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The dramatic irony that Duncan is happy to visit Macbeth and does not know that Macbeth is planning to kill him heightens the audience’s anger at the injustice of killing the king.
Dramatic irony is when the audience knows something the character does not. In this case, the audience knows that Macbeth is planning to kill Duncan. Duncan has no idea. He thinks he is going to visit the house of his friend, cousin, and loyal subject. Duncan’s line when he sees it is so ironic it is comical.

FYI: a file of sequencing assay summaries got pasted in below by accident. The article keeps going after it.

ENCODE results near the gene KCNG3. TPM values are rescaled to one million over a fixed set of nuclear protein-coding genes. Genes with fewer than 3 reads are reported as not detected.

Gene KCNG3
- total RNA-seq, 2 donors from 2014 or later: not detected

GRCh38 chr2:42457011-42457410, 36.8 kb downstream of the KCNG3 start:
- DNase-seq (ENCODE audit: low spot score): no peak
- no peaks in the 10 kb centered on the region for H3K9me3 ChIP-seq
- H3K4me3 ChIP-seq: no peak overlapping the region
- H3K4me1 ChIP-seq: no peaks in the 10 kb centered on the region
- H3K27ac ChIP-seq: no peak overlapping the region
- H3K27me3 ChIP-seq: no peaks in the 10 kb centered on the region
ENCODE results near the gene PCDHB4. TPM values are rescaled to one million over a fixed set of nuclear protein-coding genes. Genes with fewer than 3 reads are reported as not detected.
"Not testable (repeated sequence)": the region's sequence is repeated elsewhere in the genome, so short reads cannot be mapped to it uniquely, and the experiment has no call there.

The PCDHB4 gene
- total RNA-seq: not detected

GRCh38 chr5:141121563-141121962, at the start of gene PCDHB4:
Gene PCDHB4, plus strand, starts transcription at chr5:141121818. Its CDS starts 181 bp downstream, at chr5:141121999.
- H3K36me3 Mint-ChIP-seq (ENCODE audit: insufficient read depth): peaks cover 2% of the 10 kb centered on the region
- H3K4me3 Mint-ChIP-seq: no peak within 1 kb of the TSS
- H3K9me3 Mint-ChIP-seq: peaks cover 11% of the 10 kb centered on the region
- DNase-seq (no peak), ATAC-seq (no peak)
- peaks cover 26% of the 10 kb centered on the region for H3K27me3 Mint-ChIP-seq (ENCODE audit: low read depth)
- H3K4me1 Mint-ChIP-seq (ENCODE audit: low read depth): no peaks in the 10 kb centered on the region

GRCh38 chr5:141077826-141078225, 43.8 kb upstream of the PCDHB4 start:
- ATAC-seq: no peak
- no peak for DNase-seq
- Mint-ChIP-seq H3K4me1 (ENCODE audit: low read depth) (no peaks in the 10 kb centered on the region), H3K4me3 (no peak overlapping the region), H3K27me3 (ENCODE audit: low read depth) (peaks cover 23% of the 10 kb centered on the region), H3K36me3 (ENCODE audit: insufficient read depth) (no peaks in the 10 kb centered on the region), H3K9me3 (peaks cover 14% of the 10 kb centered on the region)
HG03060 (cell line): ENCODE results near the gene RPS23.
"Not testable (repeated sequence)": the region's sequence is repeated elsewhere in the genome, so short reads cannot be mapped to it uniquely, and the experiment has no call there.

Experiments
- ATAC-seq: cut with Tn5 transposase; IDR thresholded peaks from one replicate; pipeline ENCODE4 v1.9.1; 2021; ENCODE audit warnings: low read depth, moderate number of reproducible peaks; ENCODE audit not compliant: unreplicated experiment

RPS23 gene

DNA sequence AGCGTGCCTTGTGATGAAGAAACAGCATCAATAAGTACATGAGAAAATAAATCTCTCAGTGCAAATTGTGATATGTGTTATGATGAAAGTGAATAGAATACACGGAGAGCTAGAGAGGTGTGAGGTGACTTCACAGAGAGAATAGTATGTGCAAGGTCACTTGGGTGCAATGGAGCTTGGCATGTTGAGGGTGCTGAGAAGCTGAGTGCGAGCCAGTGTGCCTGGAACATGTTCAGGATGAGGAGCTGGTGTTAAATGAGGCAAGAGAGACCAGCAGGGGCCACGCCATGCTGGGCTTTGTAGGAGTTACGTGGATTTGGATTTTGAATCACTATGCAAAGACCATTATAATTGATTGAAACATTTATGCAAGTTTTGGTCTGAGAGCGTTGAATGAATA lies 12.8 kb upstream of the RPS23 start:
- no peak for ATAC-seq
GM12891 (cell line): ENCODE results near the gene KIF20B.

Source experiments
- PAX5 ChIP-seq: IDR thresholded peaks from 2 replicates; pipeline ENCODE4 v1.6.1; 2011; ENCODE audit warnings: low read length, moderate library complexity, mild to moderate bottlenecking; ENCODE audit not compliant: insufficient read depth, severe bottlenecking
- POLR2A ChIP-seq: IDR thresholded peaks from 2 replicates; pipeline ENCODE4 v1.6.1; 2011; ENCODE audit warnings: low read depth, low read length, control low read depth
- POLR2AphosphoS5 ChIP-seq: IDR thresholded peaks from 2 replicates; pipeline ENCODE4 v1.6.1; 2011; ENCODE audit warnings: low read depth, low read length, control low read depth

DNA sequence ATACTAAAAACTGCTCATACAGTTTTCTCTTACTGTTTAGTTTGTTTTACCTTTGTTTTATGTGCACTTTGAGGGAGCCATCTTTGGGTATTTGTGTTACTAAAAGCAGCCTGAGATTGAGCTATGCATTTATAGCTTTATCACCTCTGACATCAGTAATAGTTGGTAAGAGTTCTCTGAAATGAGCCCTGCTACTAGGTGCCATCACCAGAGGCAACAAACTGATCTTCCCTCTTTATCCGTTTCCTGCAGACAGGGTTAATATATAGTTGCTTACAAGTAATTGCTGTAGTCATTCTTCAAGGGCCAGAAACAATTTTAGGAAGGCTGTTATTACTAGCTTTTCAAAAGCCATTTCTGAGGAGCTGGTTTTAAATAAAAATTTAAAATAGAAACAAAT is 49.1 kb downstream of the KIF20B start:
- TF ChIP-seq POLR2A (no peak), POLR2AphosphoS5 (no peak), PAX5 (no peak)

This castle hath a pleasant seat; the air
Nimbly and sweetly recommends itself
Unto our gentle senses. (1:6, p. 21)
Duncan’s use of the words “pleasant,” “sweetly” and “gentle” are disturbing in this context because the audience already knows he is doomed. Therefore a fairly ordinary and even boring scene becomes macabre, fitting in with the tone of the rest of the play.
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